If you have any problems related to the accessibility of any content (or if you want to request that a specific publication be accessible), please contact (firstname.lastname@example.org). We will work to respond to each request in as timely a manner as possible.
Response Latency During Acquisition: A Comparison of Stimulus Presentation Algorithms in a Match-to-Sample Task
StatisticsView Usage Statistics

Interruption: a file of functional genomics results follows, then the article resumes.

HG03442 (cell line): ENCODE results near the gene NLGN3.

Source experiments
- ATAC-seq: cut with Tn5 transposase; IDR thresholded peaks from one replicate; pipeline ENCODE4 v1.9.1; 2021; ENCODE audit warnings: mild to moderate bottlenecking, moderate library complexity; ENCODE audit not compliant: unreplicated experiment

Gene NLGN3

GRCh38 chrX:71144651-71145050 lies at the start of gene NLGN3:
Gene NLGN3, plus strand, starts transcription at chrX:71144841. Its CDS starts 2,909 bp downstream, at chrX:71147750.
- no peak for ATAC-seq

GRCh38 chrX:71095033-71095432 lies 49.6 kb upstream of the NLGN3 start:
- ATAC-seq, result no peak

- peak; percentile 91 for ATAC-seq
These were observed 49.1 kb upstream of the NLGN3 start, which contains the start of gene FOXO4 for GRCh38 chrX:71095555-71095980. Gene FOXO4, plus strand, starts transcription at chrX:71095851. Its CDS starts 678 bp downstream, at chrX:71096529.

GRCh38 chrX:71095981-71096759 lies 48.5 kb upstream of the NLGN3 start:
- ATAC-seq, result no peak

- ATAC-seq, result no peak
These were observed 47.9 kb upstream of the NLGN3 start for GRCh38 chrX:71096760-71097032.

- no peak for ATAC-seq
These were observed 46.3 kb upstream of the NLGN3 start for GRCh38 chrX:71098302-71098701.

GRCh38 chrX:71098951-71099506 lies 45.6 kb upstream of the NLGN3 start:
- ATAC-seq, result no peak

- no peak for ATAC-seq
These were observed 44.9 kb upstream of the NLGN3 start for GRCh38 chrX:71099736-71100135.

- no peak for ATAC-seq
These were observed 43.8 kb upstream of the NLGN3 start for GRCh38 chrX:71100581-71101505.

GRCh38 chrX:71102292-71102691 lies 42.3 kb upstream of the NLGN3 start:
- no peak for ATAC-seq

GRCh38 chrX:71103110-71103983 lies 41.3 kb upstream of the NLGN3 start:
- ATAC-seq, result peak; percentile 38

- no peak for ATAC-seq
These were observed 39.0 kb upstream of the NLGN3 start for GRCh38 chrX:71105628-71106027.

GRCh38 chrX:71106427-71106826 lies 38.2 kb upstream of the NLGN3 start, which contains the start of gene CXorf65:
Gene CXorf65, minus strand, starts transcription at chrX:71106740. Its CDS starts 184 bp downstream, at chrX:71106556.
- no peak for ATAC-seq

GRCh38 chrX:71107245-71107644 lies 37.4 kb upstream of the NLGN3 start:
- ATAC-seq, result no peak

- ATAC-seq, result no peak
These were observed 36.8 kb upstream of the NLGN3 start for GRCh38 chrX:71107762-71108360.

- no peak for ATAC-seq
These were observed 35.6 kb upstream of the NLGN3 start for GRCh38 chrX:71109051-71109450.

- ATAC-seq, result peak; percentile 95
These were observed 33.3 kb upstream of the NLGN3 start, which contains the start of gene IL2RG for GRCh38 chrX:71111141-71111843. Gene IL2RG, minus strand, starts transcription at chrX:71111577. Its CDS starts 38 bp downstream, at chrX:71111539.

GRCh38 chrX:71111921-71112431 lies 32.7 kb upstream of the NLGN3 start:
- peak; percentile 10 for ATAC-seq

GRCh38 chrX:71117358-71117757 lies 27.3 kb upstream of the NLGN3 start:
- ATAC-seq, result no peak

Four studies were developed to investigate response latency in a computerized fluency task with college students. The first study was exploratory, and it tracked the patterns of response latency throughout the frequency-building process. Results indicated that response latencies became more accurate, stable, and uniform as response frequencies increased and this stability occurred alongside traditional fluency outcomes. Study 2 used similar frequency building task as study 1, and it compared two stimulus presentation algorithms in an alternating treatments design. Each algorithm utilized its own respective stimulus set with of seven stimulus pairs. While both algorithms presented all the stimulus pairs in their respective stimulus sets, the correct-weighted algorithm presented stimuli that occasioned correct responses at a higher rate. The error-weighted algorithm presented stimuli that occasioned incorrect responses at a higher rate. All participants in study 2 failed to reach the mastery criterion likely because the task involved learning too many stimulus pairs at once. Study 3 was identical to study 2 with the exception of a reduced number of stimuli in each set. All participants met the mastery criterion under both algorithms. The correct-weighted algorithm produced mastery the quickest for 3 of the 4 participants. Study 4 was similar to study 3 with a procedural variation and a within-participants replication. For 4 of the 5 participants, the correct-weighted algorithm produced mastery the quickest. In sum, the present research presents novel methods to assess skill level, a method for identifying effective treatments, and an automated system for shaping behavior. The implications and future fluency research, the education industry, and basic experimental research are discussed.